Source of book: Audiobook from the library
This is a relatively short children’s book - about two hours on audiobook. As such, it relates a single incident, and packs a lot into a short space. Neil Gaiman wrote this book for World Book Day, and fits elements of the Norse myths into the story.
To summarize it, those hapless gods, Odin and Thor, hire a Frost Giant to build a wall around Asgard for them. As usual, the fee is exorbitant, and includes poor Freya, who always seems to be a required throw-in in these deals, being the most beautiful woman and all. Odin gets cold feet, Thor gets Loki to cheat the Frost Giant, Thor kills the Frost Giant, and a grudge match inevitably results. (If this reminds you at all of Das Rheingold, you are not imagining things.)
So, the brother of the deceased Frost Giant tricks Loki into giving him Thor’s hammer, thus taking control of Asgard. Loki, Thor, and Odin are exiled to the realm of the mortals in the form of a fox, bear, and eagle, respectively. It is at this point in the story that Odd, a crippled Viking boy, finds them. As Thor has gotten stuck by a tree, Odd takes pity and rescues him, eventually discovering their identities and setting off on a quest to reclaim Asgard.
Odd is a typical Gaiman hero: quiet, socially outcast, introverted, and without friends of the mortal variety. But he is thoughtful, and fearless because he has already faced his own worst case scenario. What is death after what he has been through? It is easy to see a relationship to Bod in The Graveyard Book. Even the name has some resemblance.
The story itself unfolds precisely as one would expect. That’s the comforting thing about myth, of course. The stories are often the same story, told differently. (After reading The Hero With A Thousand Faces, I can see the Monomyth elements easily in so many tales.) We already know that Odd is going to figure out some way of saving the day, and it will come via brains rather than brawn. (To quote The Sword and the Stone’s Merlin…)
Illustration by Brett Helquist
Without revealing exactly what happens, I do wish to comment on Gaiman’s conception of “magic.” In the legendary retelling of this story by Thor, it is clear that it will be “magic” that Odd uses. But it obviously isn’t in the classic sense. As Odd muses, his “magic” just consists in giving people permission to do what their better selves really want to do. This means giving up pride, “honor,” and toxic masculinity. It means making a rational decision about what is best even though one might lose face. But Odd also offers a way to save face to the Frost Giant. And that is the magic.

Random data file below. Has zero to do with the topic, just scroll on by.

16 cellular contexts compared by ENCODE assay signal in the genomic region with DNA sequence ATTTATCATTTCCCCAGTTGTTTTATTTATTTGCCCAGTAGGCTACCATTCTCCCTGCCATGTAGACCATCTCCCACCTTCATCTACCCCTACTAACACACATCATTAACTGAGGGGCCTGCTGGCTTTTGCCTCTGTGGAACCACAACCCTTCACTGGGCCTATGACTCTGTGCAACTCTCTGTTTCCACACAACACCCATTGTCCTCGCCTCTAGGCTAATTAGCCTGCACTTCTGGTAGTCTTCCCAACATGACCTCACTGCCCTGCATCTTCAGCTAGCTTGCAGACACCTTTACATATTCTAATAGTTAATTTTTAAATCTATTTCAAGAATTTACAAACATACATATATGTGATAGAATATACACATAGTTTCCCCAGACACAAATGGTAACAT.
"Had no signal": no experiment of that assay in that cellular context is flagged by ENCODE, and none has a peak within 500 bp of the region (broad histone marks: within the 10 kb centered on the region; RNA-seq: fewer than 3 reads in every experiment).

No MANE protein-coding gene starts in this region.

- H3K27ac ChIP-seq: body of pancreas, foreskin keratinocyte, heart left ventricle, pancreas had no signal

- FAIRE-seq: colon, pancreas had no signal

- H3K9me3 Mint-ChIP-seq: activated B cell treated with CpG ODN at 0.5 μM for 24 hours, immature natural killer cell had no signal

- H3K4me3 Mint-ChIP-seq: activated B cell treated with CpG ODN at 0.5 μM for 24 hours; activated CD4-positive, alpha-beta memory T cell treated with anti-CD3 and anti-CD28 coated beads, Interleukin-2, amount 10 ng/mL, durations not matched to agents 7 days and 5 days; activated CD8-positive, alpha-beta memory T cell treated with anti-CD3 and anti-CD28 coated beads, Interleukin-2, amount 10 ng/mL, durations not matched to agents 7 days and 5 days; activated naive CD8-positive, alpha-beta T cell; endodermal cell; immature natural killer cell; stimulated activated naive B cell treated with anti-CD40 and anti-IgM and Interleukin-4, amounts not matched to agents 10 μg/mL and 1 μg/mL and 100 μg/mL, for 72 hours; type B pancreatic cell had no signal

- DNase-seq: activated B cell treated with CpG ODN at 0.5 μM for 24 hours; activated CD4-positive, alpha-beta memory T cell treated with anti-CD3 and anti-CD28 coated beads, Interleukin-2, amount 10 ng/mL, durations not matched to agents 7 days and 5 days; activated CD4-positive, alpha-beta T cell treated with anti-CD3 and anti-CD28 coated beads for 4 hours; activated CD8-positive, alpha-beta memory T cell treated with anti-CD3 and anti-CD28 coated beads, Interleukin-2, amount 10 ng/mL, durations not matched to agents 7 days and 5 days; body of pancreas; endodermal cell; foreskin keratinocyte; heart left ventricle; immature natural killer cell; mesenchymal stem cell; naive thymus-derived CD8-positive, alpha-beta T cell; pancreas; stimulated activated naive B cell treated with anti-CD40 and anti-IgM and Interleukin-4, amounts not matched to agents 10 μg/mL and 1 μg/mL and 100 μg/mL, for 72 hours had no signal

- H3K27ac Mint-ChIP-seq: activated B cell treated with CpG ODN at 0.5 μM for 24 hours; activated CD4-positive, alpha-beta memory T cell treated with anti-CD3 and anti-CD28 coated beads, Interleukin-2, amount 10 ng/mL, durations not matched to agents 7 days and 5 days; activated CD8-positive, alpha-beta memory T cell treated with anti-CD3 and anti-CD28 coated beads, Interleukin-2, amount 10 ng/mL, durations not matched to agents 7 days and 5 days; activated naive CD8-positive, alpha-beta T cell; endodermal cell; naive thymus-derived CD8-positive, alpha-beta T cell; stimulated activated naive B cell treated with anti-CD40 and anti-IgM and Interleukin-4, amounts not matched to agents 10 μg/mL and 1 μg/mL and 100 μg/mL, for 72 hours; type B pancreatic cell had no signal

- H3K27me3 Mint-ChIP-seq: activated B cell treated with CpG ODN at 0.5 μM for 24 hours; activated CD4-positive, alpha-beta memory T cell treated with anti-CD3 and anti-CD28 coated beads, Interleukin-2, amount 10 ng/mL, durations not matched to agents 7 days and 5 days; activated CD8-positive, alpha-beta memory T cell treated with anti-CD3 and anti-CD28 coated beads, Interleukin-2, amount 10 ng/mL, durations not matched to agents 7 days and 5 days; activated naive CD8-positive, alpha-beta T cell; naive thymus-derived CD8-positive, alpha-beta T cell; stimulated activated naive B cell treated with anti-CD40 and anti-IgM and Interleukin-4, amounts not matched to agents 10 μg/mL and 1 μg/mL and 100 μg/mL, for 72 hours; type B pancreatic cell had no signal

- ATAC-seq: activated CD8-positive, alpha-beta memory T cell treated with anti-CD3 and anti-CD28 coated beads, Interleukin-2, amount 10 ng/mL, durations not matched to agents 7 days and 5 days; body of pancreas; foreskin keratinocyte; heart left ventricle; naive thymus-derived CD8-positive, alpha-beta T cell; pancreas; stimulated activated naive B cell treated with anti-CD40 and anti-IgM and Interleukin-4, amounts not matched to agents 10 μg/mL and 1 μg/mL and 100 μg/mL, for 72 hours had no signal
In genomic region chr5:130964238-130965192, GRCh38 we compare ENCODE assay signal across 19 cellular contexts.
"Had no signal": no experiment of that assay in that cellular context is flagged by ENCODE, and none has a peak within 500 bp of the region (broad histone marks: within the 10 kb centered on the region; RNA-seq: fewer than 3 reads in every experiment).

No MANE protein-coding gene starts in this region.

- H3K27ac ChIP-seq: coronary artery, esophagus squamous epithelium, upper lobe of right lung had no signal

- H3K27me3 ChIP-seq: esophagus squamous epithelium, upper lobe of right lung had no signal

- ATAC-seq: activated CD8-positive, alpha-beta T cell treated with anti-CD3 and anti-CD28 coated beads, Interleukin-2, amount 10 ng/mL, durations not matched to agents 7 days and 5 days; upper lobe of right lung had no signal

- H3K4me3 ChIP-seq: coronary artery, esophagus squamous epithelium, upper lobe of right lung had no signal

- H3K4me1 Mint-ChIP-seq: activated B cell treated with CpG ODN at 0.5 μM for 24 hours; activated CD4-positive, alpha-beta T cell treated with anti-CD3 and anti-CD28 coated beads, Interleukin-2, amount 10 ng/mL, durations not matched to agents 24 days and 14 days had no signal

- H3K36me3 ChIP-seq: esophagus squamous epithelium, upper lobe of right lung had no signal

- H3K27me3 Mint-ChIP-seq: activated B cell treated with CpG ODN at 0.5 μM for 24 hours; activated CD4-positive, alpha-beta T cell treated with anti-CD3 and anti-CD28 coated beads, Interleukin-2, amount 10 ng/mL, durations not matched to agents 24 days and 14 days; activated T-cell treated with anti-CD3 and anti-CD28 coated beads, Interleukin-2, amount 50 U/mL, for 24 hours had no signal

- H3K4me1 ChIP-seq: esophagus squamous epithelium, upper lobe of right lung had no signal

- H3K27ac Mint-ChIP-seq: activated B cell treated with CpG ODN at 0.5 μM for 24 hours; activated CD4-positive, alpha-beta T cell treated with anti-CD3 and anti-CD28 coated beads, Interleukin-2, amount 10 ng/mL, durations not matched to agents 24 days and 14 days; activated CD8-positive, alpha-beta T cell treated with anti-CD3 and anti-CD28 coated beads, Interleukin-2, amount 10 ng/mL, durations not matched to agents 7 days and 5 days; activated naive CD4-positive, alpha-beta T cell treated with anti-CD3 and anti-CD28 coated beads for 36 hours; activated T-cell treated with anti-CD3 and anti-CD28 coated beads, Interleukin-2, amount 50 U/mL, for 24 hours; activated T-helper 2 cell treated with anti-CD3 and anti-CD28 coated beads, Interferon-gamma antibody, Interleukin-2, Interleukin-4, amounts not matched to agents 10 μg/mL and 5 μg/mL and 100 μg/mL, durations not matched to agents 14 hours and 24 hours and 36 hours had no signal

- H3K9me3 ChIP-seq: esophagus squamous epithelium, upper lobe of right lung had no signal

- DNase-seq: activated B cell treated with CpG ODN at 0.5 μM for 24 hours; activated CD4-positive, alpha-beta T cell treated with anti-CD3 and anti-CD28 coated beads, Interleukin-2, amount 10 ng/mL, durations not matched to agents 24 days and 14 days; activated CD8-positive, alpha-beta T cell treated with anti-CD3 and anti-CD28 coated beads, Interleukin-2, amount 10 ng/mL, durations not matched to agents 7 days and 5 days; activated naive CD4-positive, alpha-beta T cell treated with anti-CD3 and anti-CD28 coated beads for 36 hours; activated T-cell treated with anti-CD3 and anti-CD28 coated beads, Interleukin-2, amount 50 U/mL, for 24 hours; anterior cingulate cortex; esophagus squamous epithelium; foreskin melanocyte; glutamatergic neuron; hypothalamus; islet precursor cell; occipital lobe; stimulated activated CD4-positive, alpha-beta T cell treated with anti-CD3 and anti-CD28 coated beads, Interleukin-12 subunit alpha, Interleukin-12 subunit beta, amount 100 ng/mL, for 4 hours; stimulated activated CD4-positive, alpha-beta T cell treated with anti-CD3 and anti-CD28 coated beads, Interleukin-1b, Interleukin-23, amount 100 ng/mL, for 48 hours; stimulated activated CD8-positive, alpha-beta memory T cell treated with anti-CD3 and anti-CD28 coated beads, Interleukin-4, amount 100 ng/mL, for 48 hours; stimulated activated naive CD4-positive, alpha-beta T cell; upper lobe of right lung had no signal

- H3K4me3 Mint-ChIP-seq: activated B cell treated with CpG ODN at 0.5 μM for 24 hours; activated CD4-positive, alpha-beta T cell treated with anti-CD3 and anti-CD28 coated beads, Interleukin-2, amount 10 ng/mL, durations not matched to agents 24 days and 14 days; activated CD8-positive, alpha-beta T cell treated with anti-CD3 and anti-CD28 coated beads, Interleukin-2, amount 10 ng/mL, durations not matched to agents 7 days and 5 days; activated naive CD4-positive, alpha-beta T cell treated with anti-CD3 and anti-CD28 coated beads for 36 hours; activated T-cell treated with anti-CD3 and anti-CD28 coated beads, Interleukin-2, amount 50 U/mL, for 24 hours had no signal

I find this fascinating, because a certain portion of my legal practice consists in exactly this. Bringing a case to a reasonable settlement really tends to involve those two things. Enabling people to take the sensible compromise, by helping them put aside wounded pride and the desire to “win.” And to make a proper show to the other side to help one’s client feel that they haven’t been “beaten.” As many a wise attorney will tell you, the very best settlements make each side feel they won, but these are very rare. If this kind of settlement were to happen, it would have before the sides lawyered up. The next best settlement is one both sides dislike equally. And in divorce cases, this is the most common result when the attorneys have done their jobs. This is the settlement that Odd negotiates. Enough to save face, while helping the Frost Giant to release what he really neither wants nor enjoys.
It’s kind of ironic that poor Loki, much maligned god, who is really the patron god of lawyers, isn’t the one to resolve the issue. But Odd himself takes that role as the advocate who brings the best kind of resolution.
Over the last year and a half, my kids have really taken to Neil Gaiman, and are a bit disappointed that we have nearly exhausted his kid-level books. They are macabre, thoughtful, and engrossing. This one is a worthy book, more short story than novel, and a good introduction both Gaiman and the Norse myths.
As with all Gaiman books, this one should be read by the author. Fortunately, our audiobook was.
A number of years ago, the Bakersfield Symphony Orchestra did a concert contrasting the two greatest opera composers of the late 19th Century, Verdi and Wagner. One of the selections we performed was the final scene in Das Rheingold, the entrance of the gods into Valhalla (Asgard). Many of the ideas found in Odd And The Frost Giants are in this scene, from Wotan (Odin) and his single eye, the Rainbow Bridge, and Loge (Loki) with his wounded pride.
I still have nightmares about the endless pages of arpeggios from playing this - The horns had fun, I’m sure - but I must admit, it is an amazing composition.